Moisture cure polyurethane

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Moisture-cure polyurethanes or polyurethane prepolymer are isocyanate-terminated prepolymers that are formulated to cure with ambient water.[1] Cured PURs are segmented copolymer polyurethane-ureas exhibiting microphase-separated morphologies. One phase is derived from a typically flexible (subambient glass transition temperature, Tg) polyol that is generally referred to as the “soft phase”. Likewise the corresponding “hard phase” is born from the di- or polyisocyanates that through water reaction produce a highly crosslinked material with softening temperature well above room temperature.

Moisture cure polyurethanes have been widely used in the adhesive and coating industries. Thermal, mechanical, and surface properties of hyperbranched polyurethane-urea (HBPU) moisture cured coatings have been studied in relationship to chemical structure.[2] Different NCO terminated HBPU prepolymers were prepared by reacting hyperbranched polymers with isophorone diisocyanate (IPDI) or 4,4'-bis-methylene cyclohexane diisocyanate (HMDI). A range of NCO/OH eq. ratios from 1.2 - 1.6 was used. Thermal and mechanical properties of moisture cured polyurethane-urea /clay nanocomposite coatings have been studied in relationship to clay dispersion and intercalation of clay platelets in the urethane-urea matrix.[3] Coatings were prepared by moisture curing of IPDI capped hydroxyl terminated polybutadiene/clay dispersions in a relative humidity (RH) of 50% at 25 °C. Moisture cured polyurethane–urea coatings have been made by reacting 1,2,3-triazole rich polyether polyols with HMDI at NCO/OH eq. ratio of 1.2 to obtain isocyanate-terminated polyurethane prepolymers. The prepolymers were cured under atmospheric moisture to make polyurethane–urea free films. [4]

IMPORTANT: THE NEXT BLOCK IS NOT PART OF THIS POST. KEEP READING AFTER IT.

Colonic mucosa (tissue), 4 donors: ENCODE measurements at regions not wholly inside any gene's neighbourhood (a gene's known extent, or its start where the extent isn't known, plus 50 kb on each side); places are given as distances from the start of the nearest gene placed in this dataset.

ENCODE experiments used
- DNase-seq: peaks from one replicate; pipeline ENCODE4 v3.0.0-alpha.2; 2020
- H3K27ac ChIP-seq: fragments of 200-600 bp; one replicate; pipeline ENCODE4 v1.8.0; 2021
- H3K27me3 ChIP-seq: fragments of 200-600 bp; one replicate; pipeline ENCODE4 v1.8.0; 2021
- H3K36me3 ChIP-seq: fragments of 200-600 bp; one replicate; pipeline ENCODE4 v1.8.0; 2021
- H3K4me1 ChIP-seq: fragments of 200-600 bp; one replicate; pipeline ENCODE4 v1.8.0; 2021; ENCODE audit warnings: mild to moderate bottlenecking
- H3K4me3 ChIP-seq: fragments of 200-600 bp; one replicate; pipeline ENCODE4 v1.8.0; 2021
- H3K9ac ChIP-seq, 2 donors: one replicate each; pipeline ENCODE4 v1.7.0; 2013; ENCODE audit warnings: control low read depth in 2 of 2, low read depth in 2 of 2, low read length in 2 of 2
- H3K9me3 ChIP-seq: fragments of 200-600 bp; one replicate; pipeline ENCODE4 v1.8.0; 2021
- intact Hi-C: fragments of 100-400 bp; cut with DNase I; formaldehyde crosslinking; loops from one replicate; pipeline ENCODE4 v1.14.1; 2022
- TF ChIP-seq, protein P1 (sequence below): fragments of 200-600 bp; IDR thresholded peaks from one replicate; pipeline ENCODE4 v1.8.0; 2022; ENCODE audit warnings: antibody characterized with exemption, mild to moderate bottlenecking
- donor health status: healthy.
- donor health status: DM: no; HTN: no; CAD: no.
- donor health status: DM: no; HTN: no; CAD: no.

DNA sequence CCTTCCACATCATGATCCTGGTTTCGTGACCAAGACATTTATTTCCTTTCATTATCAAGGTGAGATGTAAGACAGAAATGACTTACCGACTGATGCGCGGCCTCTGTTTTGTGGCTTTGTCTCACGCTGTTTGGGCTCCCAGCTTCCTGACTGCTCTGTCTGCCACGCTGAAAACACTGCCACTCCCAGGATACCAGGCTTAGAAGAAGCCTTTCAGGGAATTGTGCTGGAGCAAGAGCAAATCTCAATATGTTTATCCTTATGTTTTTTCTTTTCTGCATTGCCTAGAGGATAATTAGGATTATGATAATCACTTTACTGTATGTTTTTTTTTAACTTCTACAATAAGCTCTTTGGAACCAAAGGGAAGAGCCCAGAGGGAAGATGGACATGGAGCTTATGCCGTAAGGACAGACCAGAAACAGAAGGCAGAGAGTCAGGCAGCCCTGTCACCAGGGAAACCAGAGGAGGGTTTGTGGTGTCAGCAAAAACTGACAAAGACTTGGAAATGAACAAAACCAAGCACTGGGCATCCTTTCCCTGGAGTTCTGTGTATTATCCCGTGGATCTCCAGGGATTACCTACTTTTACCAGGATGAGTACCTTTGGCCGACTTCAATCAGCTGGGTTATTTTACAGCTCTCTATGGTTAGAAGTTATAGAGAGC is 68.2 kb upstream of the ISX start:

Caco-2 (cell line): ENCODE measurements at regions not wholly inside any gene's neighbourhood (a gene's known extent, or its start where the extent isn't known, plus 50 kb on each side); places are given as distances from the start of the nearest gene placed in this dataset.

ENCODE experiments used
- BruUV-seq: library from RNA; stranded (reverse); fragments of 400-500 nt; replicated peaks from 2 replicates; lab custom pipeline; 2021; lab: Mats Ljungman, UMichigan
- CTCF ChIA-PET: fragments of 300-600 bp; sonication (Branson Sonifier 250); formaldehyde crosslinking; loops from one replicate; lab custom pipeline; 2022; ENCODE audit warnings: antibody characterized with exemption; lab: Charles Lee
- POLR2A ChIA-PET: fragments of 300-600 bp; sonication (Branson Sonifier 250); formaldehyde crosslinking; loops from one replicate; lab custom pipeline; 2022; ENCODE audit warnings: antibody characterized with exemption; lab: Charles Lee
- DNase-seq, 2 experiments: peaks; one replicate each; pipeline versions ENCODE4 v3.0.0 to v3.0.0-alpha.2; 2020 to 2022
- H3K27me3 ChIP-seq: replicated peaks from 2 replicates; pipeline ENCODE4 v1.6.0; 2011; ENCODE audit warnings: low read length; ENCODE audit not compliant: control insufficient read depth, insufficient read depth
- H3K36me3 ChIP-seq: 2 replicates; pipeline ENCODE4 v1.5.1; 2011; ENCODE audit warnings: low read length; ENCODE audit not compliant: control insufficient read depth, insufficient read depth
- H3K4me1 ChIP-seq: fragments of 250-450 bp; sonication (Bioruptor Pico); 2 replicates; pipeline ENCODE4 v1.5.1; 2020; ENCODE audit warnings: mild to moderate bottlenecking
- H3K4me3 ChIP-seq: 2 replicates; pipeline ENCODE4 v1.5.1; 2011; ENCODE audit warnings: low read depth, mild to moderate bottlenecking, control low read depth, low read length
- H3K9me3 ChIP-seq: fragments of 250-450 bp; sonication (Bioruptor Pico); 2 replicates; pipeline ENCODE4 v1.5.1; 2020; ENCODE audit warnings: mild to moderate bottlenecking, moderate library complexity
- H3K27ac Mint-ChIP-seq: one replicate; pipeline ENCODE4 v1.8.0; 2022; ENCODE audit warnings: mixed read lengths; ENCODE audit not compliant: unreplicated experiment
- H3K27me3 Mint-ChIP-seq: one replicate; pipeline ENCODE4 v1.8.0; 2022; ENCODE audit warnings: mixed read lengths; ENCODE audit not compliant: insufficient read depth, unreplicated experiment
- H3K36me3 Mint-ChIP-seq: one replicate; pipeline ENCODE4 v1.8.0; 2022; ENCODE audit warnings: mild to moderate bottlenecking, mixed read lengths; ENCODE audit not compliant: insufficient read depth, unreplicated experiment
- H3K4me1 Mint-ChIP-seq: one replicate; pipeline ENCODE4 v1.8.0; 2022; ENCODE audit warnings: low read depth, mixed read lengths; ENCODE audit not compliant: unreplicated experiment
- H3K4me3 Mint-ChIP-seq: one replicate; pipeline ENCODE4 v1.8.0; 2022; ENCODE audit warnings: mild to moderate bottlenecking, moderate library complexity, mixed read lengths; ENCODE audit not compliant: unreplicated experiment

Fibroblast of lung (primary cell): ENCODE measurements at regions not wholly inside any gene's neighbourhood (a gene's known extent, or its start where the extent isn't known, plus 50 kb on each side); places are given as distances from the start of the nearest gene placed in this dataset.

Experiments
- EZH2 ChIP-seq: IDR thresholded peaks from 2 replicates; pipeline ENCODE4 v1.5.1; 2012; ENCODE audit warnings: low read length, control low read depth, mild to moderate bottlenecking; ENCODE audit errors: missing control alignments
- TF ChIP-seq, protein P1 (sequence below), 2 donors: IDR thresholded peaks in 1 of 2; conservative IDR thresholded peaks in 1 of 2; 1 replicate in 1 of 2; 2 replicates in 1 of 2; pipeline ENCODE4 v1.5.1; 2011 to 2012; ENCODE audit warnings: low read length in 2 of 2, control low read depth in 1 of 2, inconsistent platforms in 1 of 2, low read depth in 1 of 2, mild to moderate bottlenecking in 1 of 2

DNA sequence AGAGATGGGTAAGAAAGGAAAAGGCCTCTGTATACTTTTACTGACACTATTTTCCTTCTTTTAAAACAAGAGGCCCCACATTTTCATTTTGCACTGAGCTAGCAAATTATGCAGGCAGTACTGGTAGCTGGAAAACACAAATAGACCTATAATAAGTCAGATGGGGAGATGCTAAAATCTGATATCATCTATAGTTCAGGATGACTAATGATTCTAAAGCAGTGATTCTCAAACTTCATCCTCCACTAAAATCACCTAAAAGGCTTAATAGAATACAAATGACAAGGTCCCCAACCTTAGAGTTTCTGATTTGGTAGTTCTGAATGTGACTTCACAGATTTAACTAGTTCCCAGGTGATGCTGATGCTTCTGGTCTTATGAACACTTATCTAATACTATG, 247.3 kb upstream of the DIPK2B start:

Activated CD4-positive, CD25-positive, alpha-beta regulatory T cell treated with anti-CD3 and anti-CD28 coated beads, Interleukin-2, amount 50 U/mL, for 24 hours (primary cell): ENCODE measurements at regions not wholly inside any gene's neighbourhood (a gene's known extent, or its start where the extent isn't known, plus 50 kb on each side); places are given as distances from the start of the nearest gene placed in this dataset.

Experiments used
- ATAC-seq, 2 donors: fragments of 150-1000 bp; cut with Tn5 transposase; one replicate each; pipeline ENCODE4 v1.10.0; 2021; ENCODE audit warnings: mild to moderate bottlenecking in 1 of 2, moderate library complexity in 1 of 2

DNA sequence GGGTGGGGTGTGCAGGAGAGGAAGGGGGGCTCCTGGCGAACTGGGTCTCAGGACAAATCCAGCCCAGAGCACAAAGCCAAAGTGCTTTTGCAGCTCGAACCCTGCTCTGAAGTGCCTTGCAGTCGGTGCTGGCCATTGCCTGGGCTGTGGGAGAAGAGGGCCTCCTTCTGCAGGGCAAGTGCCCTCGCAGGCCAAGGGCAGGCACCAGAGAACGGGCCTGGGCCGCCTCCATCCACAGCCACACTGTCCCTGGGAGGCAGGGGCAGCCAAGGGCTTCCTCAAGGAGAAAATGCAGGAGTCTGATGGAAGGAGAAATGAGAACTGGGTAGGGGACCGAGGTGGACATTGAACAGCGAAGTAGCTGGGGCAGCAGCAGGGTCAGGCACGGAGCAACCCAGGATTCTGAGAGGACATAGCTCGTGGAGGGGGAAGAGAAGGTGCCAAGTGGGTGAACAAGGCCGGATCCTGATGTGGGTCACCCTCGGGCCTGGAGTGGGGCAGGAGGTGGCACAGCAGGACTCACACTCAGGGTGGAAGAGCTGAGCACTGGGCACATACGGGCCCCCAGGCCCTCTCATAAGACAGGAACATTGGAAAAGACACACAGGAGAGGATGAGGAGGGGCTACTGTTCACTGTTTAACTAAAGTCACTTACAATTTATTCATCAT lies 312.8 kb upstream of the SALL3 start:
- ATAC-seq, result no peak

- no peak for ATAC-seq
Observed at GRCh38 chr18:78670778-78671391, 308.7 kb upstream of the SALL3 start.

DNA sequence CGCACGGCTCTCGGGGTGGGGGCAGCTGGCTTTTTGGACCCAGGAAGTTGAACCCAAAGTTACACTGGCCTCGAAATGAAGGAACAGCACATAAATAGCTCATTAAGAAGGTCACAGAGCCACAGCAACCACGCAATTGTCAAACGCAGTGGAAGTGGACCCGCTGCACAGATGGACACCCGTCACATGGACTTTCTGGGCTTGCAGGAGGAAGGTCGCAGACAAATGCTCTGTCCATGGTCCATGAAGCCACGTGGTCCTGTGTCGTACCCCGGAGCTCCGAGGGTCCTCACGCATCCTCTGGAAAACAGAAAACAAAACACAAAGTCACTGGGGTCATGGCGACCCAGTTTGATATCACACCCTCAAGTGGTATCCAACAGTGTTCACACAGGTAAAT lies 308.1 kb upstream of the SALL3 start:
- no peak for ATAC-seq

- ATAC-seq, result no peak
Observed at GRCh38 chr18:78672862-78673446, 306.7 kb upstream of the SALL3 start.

References[edit]

  1. ^ "Wood/adhesive interactions and the phase morphology of moisture-cure polyurethane wood adhesives". 
  2. ^ Mishra, A. K.; Narayan, R.; Raju, K. V. S. N. (2012). "Structure–property correlation study of hyperbranched polyurethane–urea(HBPU)coatings". Progress in Organic Coatings 74 (3): 491–501. doi:10.1016/j.porgcoat.2012.01.015. 
  3. ^ Rath, S. K.; Patri, M.; Khakhar, D. V. (2012). "Structure–thermomechanical property correlation of moisture cured poly(urethane-urea)/clay nanocomposite coatings". Progress in Organic Coatings 75: 264–273. doi:10.1016/j.porgcoat.2012.05.011. 
  4. ^ Kantheti, S.; Sarath, P. S.; Narayan, R.; Raju, K. V. S. N. (2013). "Synthesis and characterization of triazole rich polyether polyols using click chemistry for highly branched polyurethanes". Reactive & Functional Polymers 73: 1597–1605. doi:10.1016/j.reactfunctpolym.2013.09.002.